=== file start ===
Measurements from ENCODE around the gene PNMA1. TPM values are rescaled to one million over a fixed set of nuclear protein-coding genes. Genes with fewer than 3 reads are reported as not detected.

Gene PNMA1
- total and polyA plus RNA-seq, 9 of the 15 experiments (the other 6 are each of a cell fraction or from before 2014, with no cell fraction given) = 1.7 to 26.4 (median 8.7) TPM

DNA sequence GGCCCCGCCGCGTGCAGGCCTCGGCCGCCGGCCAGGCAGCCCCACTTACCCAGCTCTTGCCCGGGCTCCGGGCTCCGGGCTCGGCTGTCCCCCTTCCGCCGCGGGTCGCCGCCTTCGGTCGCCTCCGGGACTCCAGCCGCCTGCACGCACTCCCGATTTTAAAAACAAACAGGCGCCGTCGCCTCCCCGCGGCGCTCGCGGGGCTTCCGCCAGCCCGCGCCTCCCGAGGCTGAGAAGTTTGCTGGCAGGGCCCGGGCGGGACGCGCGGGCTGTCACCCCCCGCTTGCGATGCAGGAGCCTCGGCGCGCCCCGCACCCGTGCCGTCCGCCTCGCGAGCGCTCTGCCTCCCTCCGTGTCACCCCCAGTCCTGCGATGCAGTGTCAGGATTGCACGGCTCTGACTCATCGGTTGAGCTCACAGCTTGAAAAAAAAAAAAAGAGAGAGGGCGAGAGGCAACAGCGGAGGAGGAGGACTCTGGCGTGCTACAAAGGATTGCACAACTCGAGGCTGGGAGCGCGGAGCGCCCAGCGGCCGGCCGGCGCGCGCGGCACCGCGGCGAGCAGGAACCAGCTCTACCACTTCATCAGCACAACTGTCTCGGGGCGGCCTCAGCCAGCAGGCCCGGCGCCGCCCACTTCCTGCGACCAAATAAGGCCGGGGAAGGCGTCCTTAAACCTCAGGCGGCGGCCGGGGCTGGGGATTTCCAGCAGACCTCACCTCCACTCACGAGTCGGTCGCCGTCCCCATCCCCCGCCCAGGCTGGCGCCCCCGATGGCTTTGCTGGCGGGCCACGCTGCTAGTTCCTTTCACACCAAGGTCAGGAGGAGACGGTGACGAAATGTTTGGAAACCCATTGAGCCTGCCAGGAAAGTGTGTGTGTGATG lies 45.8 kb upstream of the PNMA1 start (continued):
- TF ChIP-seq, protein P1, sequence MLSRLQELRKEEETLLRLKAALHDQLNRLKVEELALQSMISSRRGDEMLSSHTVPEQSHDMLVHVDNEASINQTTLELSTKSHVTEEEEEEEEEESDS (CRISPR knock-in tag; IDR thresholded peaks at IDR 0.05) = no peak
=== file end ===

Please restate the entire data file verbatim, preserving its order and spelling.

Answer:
Measurements from ENCODE around the gene PNMA1. TPM values are rescaled to one million over a fixed set of nuclear protein-coding genes. Genes with fewer than 3 reads are reported as not detected.

Gene PNMA1
- total and polyA plus RNA-seq, 9 of the 15 experiments (the other 6 are each of a cell fraction or from before 2014, with no cell fraction given) = 1.7 to 26.4 (median 8.7) TPM

DNA sequence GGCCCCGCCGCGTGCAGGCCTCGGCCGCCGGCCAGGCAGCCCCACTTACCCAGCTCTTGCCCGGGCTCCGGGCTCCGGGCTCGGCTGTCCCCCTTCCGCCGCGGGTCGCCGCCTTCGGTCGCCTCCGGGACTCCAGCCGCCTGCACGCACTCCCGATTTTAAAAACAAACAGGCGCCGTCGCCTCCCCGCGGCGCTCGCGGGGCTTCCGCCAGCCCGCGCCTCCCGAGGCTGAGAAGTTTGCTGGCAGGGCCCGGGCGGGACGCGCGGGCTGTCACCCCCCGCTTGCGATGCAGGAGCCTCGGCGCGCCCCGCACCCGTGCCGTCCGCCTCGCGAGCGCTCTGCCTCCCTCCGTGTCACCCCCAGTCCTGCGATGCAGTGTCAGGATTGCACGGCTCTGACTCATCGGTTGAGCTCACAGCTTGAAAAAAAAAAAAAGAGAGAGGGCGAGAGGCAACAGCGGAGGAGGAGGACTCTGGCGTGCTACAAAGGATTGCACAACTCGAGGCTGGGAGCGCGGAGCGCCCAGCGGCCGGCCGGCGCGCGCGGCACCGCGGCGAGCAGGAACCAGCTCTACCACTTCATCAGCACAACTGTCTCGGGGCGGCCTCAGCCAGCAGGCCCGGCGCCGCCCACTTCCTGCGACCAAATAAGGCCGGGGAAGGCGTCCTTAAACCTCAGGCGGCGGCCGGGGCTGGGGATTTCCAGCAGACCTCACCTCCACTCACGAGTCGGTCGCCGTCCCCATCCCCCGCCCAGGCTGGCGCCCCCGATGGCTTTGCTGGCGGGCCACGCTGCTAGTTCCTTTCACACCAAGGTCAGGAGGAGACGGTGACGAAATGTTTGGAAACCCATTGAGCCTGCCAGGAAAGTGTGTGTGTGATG lies 45.8 kb upstream of the PNMA1 start (continued):
- TF ChIP-seq, protein P1, sequence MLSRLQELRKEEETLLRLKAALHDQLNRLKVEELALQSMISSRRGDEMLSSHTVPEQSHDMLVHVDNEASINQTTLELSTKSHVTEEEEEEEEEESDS (CRISPR knock-in tag; IDR thresholded peaks at IDR 0.05) = no peak